The Baby Blues vs. PPD
So lets break it down. In pregnancy, reproductive hormone levels in a woman’s body are 20-30 times greater than normal. At delivery, hormone levels drop abruptly, along with changes in amino acids, neurotransmitters, and thyroid hormones. This sudden drop in estrogen, progesterone, endorphins, and other hormones may trigger depression the same way moodiness may be triggered by premenstrual changes in these hormones. Thyroid levels may also drop sharply after birth. A new mother may develop a thyroid deficiency that can produce symptoms that mimic depression. For this reason, it is always recommended that a woman have a thorough physical examination.
Did you know that Maternal Mental Health Disorders are the most common complication of childbirth? In fact, 70%-80% of new moms will experience postpartum “Baby Blues”. The Baby Blues appear within the first two to three days after birth and usually subsides after two weeks. There are several contributing factors, which may include biological factors (drop in hormone levels), social/environmental factors (marital stress, lack of support system), stress, sleep deprivation, and the physical impacts of delivery.
The Baby Blues can be described as mild depression interspersed with happier feelings, like an “emotional roller coaster.”
Symptoms may include:
*Feeling sad, lonely or overwhelmed
*Inability to cope
*Loss of appetite
Postpartum Depression, (“PPD”) is also included in the category of Maternal Mental Health Disorders and affects 10%-20% of new moms. Postpartum Depression can occur anytime during the first year after delivery, but typically appears between the 4-8 week postpartum period. PPD may last anywhere from three to 14 months, or longer, if left untreated. Chronic depression in new moms can have significant effects on mother-baby attachment and bonding, and seeking professional help is always recommended.
Symptoms may include:
*Sadness and frequent crying
*Overwhelming fatigue or loss of energy
*Difficulty concentrating/making decisions
*Feelings of worthlessness
*Agitation and/or persistent anxiety or panic attacks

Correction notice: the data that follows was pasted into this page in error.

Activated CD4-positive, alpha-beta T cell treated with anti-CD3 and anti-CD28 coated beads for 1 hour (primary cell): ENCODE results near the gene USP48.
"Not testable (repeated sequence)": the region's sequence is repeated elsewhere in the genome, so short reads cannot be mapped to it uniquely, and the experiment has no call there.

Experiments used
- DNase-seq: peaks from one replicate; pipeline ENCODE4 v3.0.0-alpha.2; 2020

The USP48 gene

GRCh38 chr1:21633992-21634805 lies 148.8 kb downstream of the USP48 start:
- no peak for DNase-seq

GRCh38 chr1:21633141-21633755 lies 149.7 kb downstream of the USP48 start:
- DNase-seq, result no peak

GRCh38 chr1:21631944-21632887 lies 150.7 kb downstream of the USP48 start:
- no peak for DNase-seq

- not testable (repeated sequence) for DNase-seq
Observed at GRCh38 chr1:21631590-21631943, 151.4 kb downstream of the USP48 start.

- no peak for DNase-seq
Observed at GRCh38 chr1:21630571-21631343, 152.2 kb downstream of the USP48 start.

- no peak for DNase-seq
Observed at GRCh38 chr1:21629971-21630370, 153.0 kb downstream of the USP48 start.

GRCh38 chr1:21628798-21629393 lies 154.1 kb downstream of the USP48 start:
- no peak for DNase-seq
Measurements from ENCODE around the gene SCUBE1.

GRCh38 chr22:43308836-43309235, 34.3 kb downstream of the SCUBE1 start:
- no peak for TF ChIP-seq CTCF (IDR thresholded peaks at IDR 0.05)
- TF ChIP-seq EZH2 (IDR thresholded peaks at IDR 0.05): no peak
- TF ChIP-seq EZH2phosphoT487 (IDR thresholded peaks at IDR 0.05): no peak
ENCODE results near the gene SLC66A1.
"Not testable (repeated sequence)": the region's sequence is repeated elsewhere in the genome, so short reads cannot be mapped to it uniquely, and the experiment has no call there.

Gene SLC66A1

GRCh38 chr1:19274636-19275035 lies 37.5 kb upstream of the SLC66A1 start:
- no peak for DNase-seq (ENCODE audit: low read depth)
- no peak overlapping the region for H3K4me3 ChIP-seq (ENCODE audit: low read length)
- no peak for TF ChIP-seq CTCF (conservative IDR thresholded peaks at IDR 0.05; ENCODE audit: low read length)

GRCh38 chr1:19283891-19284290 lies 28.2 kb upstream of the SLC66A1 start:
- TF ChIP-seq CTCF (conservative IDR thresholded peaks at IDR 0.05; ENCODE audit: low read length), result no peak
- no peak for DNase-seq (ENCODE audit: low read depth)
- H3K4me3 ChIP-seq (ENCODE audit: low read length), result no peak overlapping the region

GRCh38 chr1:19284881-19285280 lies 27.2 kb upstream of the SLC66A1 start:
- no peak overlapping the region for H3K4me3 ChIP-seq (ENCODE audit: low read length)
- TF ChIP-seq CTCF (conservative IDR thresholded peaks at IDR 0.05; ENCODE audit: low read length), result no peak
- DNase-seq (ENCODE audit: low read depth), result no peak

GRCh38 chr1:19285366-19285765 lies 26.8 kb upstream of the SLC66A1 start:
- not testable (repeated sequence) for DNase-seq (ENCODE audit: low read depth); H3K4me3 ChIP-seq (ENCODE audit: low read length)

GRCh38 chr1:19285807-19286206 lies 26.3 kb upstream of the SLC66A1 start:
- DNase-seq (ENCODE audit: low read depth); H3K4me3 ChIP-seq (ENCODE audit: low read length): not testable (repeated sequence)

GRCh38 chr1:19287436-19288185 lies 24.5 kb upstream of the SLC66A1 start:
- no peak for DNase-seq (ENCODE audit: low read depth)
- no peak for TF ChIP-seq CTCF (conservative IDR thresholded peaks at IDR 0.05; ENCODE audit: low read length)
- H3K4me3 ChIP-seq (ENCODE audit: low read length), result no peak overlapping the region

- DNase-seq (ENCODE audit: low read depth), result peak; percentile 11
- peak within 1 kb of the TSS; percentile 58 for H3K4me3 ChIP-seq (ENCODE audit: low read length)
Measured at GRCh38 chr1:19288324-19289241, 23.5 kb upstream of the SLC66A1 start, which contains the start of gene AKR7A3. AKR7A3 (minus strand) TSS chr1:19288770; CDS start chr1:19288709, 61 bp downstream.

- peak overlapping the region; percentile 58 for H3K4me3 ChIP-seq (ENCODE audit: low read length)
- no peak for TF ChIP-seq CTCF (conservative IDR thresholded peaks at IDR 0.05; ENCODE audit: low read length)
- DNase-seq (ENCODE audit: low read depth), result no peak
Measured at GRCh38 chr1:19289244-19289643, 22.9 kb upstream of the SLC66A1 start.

*Anger, fear, and/or feelings of guilt
*Obsessive thoughts of inadequacy as mom
*Lack of interest in usual activities
*Feeling a loss of control
*Feeling disconnected from baby
*Withdrawing from family and friends
*Diminished ability to think clearly, concentrate or make decisions
*Thoughts of harming yourself or your baby
*Recurrent thoughts of death or suicide
Whether you are a first-time mother or a seasoned parent, your mental health matters! The overwhelm that you can feel does not have to take over. And help is available in person or online. Reach out to our Castle Rock, CO-based counseling center by calling our counseling office at (720) 370-3010 x100 to schedule an initial appointment with one of our caring therapists. Let us help you free yourself from the overwhelm of motherhood and connect with yourself and baby.
About the Author: Amy Heap, MA, LPC
I have a strong passion to journey alongside women, helping to give a compassionate and supportive voice to issues surrounding mom’s mental health. I currently offers In-office (bringing baby to sessions is always welcomed) and Telehealth sessions to help ensure that maternal mental health can be prioritized for all women. I also offer counseling for infertility, miscarriage, pregnancy loss, and Postpartum Mood and Anxiety Disorders. I strive to create a welcoming and safe space for mothers to talk, process, and heal from challenges they have faced during their journey towards and transition into motherhood. Helping women manage difficult emotions that can accompany this season of life, discover their inner resources and grow into strong, confident mothers brings deep value to me. Motherhood is one of the biggest life transitions that women experience and I want to support and help ensure that mothers THRIVE during this time!